It’s clear that with an onboard 1080p display, this iteration of the Predator Helios 300 is a robust mobile gaming laptop. These numbers are at par with other laptops featuring the VR supporting GeForce GTX 1060, but the newer Coffee Lake CPU counts for a lot more. Seeing that the screen has a 144Hz Refresh Rate, it means that the system can easily deliver better than 72 FPS, giving more reason for the system to come with anything more powerful than this GTX 1660 Ti graphics card.
On battery life, the Predator PH315-52-78VL is stuck at the middle with 5 hours 12 minutes when streaming videos, but battery drain becomes a reality on actual game-play. For that, you’ll need to connect to a power outlet if you’re planning on longer sessions. Machines with better graphics performance, such as the MSI GL63 9SDK-614 and the ASUS ROG Zephyrus S, only last a little more than 2 hours given their processing power combined with large, hi-res screens sucking up power.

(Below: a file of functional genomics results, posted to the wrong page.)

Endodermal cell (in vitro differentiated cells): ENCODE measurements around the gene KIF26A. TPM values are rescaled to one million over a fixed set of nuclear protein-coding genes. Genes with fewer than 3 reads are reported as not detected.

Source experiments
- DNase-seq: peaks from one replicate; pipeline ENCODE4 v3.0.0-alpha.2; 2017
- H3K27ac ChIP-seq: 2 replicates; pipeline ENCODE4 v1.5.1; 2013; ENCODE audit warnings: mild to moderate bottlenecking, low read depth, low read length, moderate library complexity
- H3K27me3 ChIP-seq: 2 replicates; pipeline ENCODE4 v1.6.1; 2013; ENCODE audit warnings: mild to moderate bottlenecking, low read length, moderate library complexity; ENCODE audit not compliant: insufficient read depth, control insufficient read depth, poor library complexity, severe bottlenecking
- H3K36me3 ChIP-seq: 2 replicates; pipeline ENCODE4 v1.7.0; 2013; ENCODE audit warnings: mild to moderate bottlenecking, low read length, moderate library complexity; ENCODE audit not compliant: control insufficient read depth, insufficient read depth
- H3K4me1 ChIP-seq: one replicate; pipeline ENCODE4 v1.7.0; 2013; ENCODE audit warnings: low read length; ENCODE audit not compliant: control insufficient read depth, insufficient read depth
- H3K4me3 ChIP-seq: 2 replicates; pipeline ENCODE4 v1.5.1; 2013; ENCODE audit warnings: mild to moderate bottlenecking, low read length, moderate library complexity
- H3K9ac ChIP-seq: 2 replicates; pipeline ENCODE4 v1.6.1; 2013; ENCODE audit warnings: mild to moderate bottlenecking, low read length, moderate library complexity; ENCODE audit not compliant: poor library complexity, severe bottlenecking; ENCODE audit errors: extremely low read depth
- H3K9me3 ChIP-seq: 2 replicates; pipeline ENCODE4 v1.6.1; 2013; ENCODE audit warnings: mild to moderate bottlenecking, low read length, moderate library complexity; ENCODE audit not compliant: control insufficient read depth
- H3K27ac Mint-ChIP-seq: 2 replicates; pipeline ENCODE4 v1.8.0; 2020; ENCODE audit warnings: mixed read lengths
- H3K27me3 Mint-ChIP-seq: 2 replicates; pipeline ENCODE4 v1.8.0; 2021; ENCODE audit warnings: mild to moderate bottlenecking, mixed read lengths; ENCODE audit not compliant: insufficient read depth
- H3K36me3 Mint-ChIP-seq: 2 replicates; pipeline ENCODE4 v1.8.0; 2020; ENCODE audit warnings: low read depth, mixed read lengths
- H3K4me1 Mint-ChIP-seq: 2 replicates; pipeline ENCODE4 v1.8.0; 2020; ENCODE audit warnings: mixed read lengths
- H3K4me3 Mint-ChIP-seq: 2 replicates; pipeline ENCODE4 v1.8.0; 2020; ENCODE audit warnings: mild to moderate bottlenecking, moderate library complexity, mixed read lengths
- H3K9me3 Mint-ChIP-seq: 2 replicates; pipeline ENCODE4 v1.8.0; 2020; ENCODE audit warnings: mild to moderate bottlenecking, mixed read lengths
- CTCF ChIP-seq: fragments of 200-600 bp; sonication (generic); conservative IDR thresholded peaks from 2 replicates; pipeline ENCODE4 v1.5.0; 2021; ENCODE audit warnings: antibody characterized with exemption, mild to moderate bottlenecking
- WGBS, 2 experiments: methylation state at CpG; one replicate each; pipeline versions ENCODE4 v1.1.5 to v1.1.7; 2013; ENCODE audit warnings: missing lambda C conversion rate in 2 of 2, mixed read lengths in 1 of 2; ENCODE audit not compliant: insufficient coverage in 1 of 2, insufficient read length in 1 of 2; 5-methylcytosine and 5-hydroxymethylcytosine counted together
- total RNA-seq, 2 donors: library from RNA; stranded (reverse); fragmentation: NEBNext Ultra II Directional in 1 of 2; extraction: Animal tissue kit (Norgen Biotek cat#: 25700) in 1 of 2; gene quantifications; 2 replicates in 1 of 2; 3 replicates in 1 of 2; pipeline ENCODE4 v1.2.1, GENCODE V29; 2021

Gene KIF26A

The Acer Predator Helios 300 PH315-52-78VL is a compelling mid-range laptop that packs the latest Nvidia GPU and Intel into an exciting case that promises fast frame rates on modern games and strong productivity performance. Though it isn’t the most extravagant, and certainly not the most portable, the Predator Helios 300 sits at exciting balance of balance of value and performance. It’s the 15-inch midrange gaming laptop to beat.
Is there a better alternative?
Unless you need something more portable and definitely costly. If that’s the case, the ASUS ROG Zephyrus S GX531GW-AB76 is a top-of-the-line gaming laptop we can recommend, with the same Intel Core i7-9750H hexa-core processor, a GeForce RTX 2070 GPU, 16GB RAM and 512GB SSD. If all that power sounds like an overkill, the Predator Helios 300 PH315-52-78VL offers better value at a lower price point.
And, if you’re looking to spend a bit less money but like the vibe of Predator, Asus offers the TUF505DU-EB74 (2019), which features a quad-core AMD Ryzen 7 processor, a GeForce 1660 Ti GPU and a 256GB SSD + 1TB hard drive.
Should you buy it?
Yes. If you need a gaming laptop that makes fantastic use of the latest components, the newest Predator Helios 300 is a great choice.